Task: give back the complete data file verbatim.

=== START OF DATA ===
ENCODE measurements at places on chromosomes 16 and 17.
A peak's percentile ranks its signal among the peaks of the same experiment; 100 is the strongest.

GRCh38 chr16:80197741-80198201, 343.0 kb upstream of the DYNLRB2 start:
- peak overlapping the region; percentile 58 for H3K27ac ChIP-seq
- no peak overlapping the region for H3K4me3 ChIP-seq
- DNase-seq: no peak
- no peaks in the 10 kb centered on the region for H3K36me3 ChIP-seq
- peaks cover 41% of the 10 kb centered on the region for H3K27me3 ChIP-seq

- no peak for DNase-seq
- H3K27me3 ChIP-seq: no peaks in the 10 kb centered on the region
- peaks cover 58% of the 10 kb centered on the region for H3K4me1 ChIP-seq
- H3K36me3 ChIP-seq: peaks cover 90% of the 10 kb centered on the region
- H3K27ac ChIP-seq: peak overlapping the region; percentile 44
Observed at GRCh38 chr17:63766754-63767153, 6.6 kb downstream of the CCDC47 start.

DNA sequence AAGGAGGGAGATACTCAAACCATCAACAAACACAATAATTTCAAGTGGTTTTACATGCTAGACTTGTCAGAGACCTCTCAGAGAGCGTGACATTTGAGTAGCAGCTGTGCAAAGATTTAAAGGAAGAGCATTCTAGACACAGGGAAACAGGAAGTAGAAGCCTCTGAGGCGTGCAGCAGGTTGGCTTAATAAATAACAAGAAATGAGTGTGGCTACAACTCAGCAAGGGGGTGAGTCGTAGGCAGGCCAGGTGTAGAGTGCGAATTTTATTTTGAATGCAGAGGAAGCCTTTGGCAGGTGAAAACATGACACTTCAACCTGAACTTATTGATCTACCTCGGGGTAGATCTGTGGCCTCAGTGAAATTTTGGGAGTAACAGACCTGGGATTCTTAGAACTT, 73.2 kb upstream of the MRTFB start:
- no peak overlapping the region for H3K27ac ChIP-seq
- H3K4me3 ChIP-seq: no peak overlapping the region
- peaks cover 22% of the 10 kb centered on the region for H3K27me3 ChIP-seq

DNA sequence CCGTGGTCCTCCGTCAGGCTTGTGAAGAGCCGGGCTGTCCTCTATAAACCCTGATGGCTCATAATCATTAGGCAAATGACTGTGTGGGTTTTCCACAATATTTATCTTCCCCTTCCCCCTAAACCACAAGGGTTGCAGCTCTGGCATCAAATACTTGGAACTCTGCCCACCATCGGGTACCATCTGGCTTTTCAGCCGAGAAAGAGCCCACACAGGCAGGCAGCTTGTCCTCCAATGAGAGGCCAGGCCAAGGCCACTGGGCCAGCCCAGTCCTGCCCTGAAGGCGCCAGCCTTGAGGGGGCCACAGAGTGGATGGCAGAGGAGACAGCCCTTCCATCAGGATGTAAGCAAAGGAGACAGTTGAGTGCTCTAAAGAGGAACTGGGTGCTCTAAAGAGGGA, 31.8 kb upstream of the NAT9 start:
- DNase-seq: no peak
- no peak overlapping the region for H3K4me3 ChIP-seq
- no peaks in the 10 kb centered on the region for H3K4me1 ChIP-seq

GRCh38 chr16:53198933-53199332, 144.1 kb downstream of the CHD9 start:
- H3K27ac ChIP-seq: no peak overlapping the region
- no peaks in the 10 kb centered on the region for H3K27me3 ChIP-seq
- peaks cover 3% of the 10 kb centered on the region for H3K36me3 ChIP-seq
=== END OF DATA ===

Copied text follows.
ENCODE measurements at places on chromosomes 16 and 17.
A peak's percentile ranks its signal among the peaks of the same experiment; 100 is the strongest.

GRCh38 chr16:80197741-80198201, 343.0 kb upstream of the DYNLRB2 start:
- peak overlapping the region; percentile 58 for H3K27ac ChIP-seq
- no peak overlapping the region for H3K4me3 ChIP-seq
- DNase-seq: no peak
- no peaks in the 10 kb centered on the region for H3K36me3 ChIP-seq
- peaks cover 41% of the 10 kb centered on the region for H3K27me3 ChIP-seq

- no peak for DNase-seq
- H3K27me3 ChIP-seq: no peaks in the 10 kb centered on the region
- peaks cover 58% of the 10 kb centered on the region for H3K4me1 ChIP-seq
- H3K36me3 ChIP-seq: peaks cover 90% of the 10 kb centered on the region
- H3K27ac ChIP-seq: peak overlapping the region; percentile 44
Observed at GRCh38 chr17:63766754-63767153, 6.6 kb downstream of the CCDC47 start.

DNA sequence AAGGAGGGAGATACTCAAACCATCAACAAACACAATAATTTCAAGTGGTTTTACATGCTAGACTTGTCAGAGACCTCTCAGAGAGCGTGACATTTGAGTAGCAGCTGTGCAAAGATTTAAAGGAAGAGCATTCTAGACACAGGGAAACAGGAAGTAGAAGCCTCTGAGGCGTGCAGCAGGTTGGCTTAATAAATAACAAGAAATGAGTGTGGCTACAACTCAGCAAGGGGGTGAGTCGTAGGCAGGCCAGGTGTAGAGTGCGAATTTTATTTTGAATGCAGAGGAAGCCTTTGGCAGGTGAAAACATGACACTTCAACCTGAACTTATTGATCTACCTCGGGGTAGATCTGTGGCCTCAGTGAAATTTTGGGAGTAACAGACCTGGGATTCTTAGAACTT, 73.2 kb upstream of the MRTFB start:
- no peak overlapping the region for H3K27ac ChIP-seq
- H3K4me3 ChIP-seq: no peak overlapping the region
- peaks cover 22% of the 10 kb centered on the region for H3K27me3 ChIP-seq

DNA sequence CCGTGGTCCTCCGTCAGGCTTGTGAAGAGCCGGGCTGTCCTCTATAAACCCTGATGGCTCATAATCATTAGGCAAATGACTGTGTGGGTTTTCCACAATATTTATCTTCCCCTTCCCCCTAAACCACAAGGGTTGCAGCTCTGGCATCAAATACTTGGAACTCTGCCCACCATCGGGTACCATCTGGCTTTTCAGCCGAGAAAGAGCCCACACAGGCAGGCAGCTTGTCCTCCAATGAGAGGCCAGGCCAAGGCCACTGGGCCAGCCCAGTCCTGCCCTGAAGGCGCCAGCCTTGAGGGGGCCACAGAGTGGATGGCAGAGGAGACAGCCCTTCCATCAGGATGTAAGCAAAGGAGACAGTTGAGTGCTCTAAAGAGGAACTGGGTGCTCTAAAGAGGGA, 31.8 kb upstream of the NAT9 start:
- DNase-seq: no peak
- no peak overlapping the region for H3K4me3 ChIP-seq
- no peaks in the 10 kb centered on the region for H3K4me1 ChIP-seq

GRCh38 chr16:53198933-53199332, 144.1 kb downstream of the CHD9 start:
- H3K27ac ChIP-seq: no peak overlapping the region
- no peaks in the 10 kb centered on the region for H3K27me3 ChIP-seq
- peaks cover 3% of the 10 kb centered on the region for H3K36me3 ChIP-seq